At a tranquil pace,
Under veils of white lace.

I shall go shod in silk,
And you in wool,
White as white cow's milk,
More beautiful
Than the breast of a gull.

We shall walk through the still town
In a windless peace;
We shall step upon white down,
Upon silver fleece,
Upon softer than these.

We shall walk in velvet shoes:
Wherever we go
Silence will fall like dews
On white silence below.
We shall walk in the snow.
Here's a list of the designated campgrounds, trails and vistas we passed; in real life, many of these are all three of the above and more:

Campgrounds: Bear Wallow; General Hitchcock; Gordon Hirabayashi; Loma Linda; Molno Basin and Campground; Peppersauce; Rose Canyon Lake and Campground; Spencer Canyon; Whitetail

Trails: Bigelow; Box Camp; Bug Spring; Butterfly; Green Mountain; Incinerator Ridge; Palisade; Showers Point; Sunset; Sykes Knob Picnic Area

Vistas: Aspen; Babad Do'ag - Tohono O'odham for "Frog Mountain"; San Pedro; Seven Cataracts; Manzanita; Thimble Peak; Thumb Peak; Windy Point

Communities: Ski ValleySoldiers Camp; Summerhaven business and residential district

Friday, December 29, 2006

Tombstone Blog

This afternoon we drove to Cochise County and to Tombstone, "The Town too Tough to Die," and reputedly the only remaining true Western frontier town. The town site lists population as a mere 1,504 people with a high desert elevation of 4,540 feet. Here are images from the postcards I bought:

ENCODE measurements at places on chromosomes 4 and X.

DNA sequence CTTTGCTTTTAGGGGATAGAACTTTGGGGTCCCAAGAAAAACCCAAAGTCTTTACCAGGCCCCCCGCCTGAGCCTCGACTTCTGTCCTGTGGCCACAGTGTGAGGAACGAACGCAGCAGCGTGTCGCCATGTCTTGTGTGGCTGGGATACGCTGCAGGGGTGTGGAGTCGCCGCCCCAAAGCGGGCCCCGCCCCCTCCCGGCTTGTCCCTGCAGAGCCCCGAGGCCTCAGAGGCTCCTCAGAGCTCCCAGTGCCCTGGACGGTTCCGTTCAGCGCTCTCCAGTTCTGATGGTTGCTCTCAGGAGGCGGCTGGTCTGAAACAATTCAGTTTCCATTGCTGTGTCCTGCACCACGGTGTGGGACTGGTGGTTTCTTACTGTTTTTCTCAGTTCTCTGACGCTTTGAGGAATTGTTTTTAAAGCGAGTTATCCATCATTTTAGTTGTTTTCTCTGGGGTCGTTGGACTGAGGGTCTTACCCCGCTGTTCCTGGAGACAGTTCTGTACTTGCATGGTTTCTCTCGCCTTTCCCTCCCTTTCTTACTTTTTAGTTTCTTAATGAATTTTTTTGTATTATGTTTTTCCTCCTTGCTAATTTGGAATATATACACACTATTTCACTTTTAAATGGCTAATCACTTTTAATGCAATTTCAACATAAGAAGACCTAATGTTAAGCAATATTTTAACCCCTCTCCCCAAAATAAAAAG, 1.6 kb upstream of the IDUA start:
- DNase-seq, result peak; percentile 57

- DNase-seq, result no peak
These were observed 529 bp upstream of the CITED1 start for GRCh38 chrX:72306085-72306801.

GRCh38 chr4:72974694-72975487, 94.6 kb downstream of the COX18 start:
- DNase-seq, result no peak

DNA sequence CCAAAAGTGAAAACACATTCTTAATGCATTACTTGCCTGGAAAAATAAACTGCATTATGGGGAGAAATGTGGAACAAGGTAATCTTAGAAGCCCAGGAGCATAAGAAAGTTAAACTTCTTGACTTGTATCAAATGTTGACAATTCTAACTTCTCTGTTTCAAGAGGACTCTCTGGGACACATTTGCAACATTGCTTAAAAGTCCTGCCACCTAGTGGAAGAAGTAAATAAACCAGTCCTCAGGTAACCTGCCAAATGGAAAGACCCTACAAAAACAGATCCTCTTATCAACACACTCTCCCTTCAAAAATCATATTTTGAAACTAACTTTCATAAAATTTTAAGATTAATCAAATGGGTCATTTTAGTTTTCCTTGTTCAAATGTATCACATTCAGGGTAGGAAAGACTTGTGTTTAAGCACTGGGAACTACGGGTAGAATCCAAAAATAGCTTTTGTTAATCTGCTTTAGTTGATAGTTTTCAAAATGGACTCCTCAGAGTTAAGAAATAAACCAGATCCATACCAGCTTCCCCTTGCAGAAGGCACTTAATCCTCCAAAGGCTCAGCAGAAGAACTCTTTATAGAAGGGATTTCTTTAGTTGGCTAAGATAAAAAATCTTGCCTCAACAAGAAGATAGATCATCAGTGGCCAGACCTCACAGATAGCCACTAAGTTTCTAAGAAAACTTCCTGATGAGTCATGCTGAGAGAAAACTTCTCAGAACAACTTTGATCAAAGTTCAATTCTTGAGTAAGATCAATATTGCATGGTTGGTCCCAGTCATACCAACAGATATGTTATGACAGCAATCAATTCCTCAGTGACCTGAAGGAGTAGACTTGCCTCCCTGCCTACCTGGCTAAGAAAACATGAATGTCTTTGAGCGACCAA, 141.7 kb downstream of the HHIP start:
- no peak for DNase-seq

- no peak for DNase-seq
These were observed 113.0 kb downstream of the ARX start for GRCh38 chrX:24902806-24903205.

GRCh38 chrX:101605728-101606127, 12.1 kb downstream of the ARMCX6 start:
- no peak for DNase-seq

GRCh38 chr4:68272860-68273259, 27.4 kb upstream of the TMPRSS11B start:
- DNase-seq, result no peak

I'm concluding with a picture of Wyatt—we went to Tombstone to visit Wyatt and his Dad, Johnny, since they may be moving to the UK soon.


Sunday, December 24, 2006

Traveling to Tucson again

Originally I had a reservation on Southwest for Wednesday evening, the TV pics from Lindbergh totally horrified me plus no way could I get packed and ready in time to leave to get to the airport three hours before flight time (and possibly still miss the flight), so I cancelled my SW rez and decided to go by dog – Greyhound – again. In the past I've traveled by dog at least once in each direction and found it relatively relaxing. In addition, this time I saved close to $60 my taking the low road rather than the high skies!